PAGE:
As my cobbler says, and it’s true.
I took in my brown boots to be re-heeled and for £10, my boots look good as new! Much better than buying a new pair, and the cobbler even cleaned and polished them for me. That way I can go on wearing these boots for the rest of the winter, and for many more winters to come. I’m sure at some point I will have to get them re-soled, but again that will be a far lower cost than buying new boots. This is also one of those times where frugality overlaps with eco-friendly living.
Of course, I’m aware that this is not an option available to all people living on a budget. I’m reminded of this by Terry Pratchett:
“The reason that the rich were so rich, Vimes reasoned, was because they managed to spend less money. Take boots, for example. He earned thirty-eight dollars a month plus allowances. A really good pair of leather boots cost fifty dollars. But an affordable pair of boots, which were sort of OK for a season or two and then leaked like hell when the cardboard gave out, cost about ten dollars. Those were the kind of boots Vimes always bought, and wore until the soles were so thin that he could tell where he was in Ankh-Morpork on a foggy night by the feel of the cobbles. But the thing was that good boots lasted for years and years. A man who could afford fifty dollars had a pair of boots that’d still be keeping his feet dry in ten years’ time, while the poor man who could only afford cheap boots would have spent a hundred dollars on boots in the same time and would still have wet feet. This was the Captain Samuel Vimes ‘Boots’ theory of socioeconomic unfairness.”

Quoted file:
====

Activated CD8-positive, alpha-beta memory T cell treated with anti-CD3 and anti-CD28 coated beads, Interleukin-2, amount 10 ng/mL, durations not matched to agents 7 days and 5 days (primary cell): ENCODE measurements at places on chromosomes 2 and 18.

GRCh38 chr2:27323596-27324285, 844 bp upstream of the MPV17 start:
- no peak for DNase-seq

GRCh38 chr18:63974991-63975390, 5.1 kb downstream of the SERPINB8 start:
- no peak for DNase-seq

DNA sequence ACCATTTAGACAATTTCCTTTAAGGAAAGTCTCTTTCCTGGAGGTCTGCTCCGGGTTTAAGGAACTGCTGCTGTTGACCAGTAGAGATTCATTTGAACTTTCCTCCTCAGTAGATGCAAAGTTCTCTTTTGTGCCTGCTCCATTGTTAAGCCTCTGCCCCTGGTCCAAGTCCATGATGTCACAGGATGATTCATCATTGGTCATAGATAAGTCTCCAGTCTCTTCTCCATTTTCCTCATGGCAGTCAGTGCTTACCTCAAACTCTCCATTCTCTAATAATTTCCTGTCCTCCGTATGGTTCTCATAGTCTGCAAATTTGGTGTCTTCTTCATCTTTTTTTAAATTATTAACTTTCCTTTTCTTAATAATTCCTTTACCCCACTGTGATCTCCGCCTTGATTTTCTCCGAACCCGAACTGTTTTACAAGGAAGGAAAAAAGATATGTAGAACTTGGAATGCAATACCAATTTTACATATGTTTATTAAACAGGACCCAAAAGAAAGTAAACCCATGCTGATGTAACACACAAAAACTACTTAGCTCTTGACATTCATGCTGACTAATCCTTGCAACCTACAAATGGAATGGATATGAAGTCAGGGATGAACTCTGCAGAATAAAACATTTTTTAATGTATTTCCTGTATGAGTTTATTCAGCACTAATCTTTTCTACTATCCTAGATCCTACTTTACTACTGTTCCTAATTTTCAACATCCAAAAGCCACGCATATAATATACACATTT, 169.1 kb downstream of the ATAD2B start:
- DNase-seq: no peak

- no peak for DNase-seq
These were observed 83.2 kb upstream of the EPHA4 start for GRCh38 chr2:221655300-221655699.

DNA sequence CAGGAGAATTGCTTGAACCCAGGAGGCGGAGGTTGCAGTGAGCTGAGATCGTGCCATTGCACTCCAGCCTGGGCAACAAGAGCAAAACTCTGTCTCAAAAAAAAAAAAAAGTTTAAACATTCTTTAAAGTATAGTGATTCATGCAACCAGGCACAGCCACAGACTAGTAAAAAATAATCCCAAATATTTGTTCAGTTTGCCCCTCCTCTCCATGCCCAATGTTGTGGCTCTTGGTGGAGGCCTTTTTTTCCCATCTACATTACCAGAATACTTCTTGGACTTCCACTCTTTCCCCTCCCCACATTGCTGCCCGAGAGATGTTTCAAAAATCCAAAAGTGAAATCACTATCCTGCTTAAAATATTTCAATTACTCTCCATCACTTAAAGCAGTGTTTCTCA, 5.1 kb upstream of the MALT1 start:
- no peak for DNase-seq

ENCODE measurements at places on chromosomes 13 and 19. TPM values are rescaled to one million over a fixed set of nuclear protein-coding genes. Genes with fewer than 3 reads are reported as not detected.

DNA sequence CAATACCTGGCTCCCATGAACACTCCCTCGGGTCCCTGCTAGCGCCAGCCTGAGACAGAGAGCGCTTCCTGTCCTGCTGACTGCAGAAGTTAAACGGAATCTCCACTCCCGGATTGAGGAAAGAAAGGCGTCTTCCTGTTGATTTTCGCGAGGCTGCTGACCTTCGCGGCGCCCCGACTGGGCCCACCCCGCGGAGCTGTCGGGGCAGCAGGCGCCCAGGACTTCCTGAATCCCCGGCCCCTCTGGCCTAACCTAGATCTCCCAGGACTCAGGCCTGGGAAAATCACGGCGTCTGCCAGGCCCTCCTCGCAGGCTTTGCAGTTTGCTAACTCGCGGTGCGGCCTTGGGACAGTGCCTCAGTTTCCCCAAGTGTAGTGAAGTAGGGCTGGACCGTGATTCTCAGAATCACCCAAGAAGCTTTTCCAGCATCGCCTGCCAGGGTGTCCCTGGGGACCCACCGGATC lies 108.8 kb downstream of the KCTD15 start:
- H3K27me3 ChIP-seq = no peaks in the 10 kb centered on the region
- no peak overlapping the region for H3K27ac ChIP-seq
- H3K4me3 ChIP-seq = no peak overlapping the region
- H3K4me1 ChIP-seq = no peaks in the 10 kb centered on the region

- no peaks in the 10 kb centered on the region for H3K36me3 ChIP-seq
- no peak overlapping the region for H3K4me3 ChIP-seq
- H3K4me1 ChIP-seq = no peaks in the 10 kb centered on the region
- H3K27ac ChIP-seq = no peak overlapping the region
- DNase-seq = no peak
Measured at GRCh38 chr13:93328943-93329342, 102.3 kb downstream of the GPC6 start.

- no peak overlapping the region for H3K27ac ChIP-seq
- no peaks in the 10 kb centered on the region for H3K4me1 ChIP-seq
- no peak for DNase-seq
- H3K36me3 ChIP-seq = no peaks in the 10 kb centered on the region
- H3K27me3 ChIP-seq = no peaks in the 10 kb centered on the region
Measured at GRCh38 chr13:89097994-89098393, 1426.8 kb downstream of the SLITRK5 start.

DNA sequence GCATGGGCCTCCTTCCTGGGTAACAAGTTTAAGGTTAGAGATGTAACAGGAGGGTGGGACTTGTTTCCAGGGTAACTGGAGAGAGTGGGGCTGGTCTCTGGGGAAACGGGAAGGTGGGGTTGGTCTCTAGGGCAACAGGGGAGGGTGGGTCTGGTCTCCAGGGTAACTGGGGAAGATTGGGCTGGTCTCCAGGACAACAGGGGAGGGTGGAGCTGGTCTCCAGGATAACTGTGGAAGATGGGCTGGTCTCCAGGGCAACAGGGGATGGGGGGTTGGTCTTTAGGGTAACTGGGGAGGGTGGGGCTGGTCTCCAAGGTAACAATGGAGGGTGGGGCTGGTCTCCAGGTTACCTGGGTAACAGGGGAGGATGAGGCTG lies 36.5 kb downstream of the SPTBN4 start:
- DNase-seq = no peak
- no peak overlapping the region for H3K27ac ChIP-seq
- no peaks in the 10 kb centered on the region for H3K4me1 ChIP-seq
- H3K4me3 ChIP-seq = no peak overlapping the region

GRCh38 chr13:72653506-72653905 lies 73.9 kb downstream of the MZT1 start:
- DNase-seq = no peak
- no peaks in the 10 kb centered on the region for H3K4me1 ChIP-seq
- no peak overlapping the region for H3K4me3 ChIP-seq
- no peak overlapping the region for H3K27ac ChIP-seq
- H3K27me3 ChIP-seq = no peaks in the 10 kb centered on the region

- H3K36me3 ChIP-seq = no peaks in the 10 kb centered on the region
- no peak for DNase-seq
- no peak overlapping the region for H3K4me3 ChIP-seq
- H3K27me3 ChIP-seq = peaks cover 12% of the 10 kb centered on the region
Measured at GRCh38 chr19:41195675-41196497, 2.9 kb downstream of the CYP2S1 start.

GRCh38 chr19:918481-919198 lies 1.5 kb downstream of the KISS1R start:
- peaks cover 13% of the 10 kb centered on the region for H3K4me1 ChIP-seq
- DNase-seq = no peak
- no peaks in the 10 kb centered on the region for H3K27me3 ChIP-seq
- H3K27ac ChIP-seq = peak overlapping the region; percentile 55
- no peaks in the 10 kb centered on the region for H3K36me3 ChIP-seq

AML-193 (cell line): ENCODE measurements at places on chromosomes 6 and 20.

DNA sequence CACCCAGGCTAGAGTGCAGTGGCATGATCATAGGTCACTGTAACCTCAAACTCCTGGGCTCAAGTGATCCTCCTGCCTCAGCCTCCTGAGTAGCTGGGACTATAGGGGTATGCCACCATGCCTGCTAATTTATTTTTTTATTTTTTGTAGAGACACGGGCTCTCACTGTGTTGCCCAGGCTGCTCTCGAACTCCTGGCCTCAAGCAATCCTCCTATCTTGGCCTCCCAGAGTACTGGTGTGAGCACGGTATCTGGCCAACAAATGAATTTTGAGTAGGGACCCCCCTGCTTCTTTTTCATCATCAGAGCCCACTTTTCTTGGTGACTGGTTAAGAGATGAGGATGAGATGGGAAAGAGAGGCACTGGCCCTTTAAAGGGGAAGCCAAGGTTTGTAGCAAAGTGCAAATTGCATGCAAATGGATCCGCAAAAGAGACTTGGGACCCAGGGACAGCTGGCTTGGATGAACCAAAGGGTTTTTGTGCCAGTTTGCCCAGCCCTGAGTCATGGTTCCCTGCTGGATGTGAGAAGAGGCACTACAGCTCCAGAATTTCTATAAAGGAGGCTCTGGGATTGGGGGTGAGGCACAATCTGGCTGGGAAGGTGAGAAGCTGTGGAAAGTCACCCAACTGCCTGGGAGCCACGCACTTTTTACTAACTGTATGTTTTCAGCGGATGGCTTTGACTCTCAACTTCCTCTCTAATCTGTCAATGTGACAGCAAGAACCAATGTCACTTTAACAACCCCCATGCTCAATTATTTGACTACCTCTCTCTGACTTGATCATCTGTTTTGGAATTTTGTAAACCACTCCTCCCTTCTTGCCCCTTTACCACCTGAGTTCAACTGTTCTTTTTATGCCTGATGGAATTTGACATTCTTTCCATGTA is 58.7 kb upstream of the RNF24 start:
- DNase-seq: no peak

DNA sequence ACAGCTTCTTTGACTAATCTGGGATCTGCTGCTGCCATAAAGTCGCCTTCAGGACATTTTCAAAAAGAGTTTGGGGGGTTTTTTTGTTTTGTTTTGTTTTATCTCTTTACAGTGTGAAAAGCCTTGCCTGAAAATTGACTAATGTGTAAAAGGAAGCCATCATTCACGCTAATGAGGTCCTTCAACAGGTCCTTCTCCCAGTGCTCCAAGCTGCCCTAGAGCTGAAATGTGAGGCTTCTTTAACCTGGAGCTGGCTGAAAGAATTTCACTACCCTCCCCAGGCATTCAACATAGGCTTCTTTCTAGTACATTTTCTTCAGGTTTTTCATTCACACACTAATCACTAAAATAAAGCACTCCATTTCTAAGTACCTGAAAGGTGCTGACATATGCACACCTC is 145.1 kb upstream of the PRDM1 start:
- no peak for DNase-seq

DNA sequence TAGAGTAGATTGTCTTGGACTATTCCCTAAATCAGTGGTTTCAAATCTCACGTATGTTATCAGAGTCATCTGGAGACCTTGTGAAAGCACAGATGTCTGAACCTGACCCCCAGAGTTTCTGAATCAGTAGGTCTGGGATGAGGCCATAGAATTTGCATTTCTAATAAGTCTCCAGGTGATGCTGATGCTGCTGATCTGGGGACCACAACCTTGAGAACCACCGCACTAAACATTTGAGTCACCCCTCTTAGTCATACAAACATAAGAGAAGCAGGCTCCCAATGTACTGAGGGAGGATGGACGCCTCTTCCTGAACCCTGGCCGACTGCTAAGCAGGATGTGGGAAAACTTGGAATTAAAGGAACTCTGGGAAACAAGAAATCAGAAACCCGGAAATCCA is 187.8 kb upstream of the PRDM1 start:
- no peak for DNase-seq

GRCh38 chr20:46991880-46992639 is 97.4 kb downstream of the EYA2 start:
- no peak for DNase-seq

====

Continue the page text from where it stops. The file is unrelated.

I am very thankful that I own a pair of good boots and can afford to get them repaired.